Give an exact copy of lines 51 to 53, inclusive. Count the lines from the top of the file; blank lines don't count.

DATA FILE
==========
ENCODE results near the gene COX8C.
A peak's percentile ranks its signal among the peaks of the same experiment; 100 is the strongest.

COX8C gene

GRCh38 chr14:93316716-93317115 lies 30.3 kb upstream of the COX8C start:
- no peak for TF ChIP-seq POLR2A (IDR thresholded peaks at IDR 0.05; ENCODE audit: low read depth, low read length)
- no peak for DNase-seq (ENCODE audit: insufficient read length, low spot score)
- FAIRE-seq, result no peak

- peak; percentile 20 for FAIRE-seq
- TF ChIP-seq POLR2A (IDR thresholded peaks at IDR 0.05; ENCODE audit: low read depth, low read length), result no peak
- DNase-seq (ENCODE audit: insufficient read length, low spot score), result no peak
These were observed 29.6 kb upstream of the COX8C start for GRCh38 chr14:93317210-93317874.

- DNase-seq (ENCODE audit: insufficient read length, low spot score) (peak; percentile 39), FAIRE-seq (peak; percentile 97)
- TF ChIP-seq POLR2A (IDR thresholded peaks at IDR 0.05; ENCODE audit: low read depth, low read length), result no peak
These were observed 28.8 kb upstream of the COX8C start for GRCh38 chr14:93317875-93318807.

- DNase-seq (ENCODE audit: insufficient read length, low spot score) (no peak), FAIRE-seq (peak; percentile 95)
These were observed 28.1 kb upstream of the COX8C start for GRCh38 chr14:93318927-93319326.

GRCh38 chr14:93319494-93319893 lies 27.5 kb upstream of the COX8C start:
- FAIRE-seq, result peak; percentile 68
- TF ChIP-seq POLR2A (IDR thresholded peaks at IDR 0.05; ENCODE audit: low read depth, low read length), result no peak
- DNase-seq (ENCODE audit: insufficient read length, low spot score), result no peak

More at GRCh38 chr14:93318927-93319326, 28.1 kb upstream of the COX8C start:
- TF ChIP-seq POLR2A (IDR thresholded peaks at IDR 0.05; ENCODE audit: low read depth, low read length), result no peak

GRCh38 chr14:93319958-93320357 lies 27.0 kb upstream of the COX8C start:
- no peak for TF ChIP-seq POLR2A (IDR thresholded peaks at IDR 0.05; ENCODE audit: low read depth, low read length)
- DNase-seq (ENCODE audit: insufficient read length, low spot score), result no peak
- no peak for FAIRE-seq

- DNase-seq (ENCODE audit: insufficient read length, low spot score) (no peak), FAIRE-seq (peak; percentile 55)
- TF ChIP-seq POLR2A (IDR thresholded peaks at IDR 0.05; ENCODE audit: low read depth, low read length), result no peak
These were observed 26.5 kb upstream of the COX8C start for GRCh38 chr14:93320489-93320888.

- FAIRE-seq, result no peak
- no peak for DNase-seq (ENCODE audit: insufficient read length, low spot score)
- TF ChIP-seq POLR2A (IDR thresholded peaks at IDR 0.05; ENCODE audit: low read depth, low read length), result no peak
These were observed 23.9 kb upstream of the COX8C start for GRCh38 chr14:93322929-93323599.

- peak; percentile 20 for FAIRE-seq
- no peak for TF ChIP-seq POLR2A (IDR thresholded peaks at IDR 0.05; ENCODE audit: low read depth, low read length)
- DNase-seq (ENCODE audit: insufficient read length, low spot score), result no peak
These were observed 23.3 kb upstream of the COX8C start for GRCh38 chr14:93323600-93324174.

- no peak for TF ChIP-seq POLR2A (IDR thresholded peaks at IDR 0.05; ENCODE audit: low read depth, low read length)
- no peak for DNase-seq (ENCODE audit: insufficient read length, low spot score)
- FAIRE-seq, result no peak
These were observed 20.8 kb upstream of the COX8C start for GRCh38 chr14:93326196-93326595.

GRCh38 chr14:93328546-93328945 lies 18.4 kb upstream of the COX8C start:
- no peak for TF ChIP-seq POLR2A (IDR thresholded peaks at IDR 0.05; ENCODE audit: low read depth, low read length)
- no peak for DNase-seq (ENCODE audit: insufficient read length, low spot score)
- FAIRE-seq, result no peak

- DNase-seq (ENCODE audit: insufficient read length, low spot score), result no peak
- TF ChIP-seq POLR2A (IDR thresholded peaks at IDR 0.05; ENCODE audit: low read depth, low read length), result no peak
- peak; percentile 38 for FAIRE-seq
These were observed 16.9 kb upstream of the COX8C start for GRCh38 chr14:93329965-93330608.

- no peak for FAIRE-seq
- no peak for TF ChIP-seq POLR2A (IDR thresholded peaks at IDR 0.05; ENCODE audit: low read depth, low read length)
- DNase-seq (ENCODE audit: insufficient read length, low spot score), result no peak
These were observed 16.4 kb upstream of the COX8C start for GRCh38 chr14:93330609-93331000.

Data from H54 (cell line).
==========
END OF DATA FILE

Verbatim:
- no peak for TF ChIP-seq POLR2A (IDR thresholded peaks at IDR 0.05; ENCODE audit: low read depth, low read length)
- DNase-seq (ENCODE audit: insufficient read length, low spot score), result no peak
These were observed 16.4 kb upstream of the COX8C start for GRCh38 chr14:93330609-93331000.